Performance management guide

The phrase ‘performance management’ is a phrase that is often misunderstood or simply misused.  I would agree, it is one of those phrases that is not exactly glamourous, and can really can be misleading.

So what is performance management?

Well in a nutshell, it is all aspects of how the organisation manages and maximises the performance of its people.

It is often viewed as a negative term.  In fact we still often here the phrase, ‘xyz person has been put into performance management’ as if it was some kind of prison cell!

Many appear to think it is like a large vacuum cleaner that the boss fetches out of the cupboard from time to time and goes around ‘vacuuming up’ the poor performers when performance reaches a low point.

Clearly this is not the case at all, and in all great businesses, performance management is a way of life, it’s a culture of doing a handful of activities very well.

And let’s not forget, it’s about people.

…and the reward to doing these things better than most?  Much improved performance.

It will seem simple, but great performance management is about two fundamentals, overlaid with five steps or stages.

So let’s start with the two fundamentals.

The first is about having the right people on the bus. The right people are the ones who have the mindset, the capability, the confidence and the motivation to appropriately prioritise the people aspects of their business activities.  In essence, how well they demonstrate the right behaviours, which will maximise the performance of the people they manage.

The right seats is a phrase that relates to job roles.

So the people in your business who would be described as leaders and/or managers of people, absolutely need to have the remit to manage performance (i.e. that is part of their job), as well as the attitude, skills and right behaviours to do it well.

In other words, match the job role requirement with the strengths of the person in the job….don’t just promote your top accountant, salesperson or engineer to be the team manager, because it often just doesn’t work.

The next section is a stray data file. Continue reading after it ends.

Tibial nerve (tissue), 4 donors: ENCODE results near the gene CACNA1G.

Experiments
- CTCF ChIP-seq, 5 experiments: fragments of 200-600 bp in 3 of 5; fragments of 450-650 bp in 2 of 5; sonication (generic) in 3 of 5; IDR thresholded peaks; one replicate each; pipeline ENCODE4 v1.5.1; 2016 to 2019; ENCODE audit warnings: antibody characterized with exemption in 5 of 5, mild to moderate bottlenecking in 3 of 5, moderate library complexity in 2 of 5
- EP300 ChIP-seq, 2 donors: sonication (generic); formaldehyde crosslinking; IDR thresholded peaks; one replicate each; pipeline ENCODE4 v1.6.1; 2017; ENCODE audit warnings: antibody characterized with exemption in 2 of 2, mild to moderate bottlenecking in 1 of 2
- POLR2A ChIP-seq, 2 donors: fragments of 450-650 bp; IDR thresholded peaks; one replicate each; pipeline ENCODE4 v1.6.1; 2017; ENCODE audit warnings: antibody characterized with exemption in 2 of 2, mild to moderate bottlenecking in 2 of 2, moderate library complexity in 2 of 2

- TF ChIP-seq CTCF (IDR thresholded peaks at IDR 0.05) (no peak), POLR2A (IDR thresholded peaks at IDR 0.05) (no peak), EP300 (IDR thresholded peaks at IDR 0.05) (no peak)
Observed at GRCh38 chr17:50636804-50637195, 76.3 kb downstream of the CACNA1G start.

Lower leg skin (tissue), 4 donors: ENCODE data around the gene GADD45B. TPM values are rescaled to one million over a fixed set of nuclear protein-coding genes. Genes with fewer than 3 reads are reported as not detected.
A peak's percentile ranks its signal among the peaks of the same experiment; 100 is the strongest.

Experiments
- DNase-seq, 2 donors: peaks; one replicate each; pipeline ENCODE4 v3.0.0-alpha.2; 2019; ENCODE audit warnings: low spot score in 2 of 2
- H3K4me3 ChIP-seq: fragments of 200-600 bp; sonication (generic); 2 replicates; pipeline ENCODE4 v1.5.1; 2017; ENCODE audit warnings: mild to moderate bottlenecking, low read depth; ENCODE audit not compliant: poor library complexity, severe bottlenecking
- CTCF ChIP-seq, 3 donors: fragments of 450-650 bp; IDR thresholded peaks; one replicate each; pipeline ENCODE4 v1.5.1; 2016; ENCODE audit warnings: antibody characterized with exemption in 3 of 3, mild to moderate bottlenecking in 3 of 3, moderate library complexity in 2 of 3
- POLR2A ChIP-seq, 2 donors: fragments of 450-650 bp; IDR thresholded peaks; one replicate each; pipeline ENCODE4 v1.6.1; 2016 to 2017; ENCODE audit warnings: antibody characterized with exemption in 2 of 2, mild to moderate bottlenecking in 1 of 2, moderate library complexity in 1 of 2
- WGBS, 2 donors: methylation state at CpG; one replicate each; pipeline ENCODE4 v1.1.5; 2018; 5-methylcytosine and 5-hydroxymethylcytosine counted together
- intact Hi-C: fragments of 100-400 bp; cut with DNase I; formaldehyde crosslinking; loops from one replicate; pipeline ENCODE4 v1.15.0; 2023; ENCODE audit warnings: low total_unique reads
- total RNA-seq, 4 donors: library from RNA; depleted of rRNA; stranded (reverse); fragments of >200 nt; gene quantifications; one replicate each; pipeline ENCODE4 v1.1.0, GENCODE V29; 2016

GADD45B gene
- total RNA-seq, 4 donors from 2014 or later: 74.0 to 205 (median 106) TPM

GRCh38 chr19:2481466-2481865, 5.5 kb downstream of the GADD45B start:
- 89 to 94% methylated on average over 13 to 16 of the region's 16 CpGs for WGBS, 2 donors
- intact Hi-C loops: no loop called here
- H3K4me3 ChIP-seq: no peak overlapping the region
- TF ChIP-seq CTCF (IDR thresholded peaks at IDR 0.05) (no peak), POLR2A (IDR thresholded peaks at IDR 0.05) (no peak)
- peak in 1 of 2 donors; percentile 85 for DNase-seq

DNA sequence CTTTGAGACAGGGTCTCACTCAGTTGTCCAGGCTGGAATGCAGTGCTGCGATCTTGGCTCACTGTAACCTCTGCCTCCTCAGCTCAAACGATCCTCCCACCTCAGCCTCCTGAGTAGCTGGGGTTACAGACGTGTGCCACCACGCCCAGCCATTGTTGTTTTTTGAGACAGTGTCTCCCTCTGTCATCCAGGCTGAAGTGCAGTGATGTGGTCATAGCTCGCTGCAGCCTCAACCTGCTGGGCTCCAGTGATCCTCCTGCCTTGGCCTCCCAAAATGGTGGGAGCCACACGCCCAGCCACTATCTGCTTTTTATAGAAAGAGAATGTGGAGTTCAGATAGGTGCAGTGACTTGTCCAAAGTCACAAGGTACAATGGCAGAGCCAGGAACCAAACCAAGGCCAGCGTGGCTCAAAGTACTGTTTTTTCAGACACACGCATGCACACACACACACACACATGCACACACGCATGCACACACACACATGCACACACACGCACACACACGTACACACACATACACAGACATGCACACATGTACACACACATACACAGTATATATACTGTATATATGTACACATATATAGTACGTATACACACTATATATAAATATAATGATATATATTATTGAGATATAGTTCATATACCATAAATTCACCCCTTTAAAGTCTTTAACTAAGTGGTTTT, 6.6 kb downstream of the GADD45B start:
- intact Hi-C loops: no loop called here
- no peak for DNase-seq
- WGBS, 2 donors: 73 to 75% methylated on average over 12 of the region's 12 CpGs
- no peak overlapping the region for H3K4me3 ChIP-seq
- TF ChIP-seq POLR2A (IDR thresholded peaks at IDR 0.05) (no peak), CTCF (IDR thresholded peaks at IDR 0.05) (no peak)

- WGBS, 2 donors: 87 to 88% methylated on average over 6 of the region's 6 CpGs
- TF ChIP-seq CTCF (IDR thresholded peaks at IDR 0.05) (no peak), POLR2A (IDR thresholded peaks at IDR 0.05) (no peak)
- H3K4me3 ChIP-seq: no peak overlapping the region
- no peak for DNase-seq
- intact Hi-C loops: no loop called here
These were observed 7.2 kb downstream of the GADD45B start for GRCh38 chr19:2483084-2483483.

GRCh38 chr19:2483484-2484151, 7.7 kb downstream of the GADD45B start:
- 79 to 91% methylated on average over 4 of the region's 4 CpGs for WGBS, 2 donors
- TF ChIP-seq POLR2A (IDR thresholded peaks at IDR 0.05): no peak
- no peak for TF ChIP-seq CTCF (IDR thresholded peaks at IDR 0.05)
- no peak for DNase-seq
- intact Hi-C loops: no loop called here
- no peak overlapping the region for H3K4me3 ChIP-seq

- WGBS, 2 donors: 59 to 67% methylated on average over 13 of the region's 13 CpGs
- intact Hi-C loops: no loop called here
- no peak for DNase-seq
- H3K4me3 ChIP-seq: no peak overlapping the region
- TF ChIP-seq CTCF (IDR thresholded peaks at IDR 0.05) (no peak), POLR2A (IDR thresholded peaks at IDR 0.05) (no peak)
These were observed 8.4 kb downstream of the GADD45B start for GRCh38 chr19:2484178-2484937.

We do a lot of people engagement surveys, and one of the overriding messages we see from literally thousands of employees in businesses is just how important their relationship with their line manager really is.  It is critical to their engagement, and therefore to their performance.

And there’s a saying, “an employee doesn’t leave a company, they leave a line manager”; and we see that played out all too often.

The second fundamental is all about the systems, processes and tools which support great performance.  Yes, it is about people, and having the right people demonstrating the right behaviours in managing people performance will take you a long way.

However, if they are ‘bogged down’ by disabling processes, inadequate systems or absent tools, this can really reduce the will of people to want to invest their time in people performance.

This is where having a really good performance management software can help so much.

For the user, it improves accessibility to the right preparation tools, it helps with understanding the process, it guides and structures the key conversations, it raises the profile of people’s objectives, reviews and development plans and helps to collate feedback through the year.

For the central HR team, and for departmental managers, it helps to give much improved visibility on all the core components of performance – objective setting, feedback, annual appraisals and reviews and training and development activities to name a few.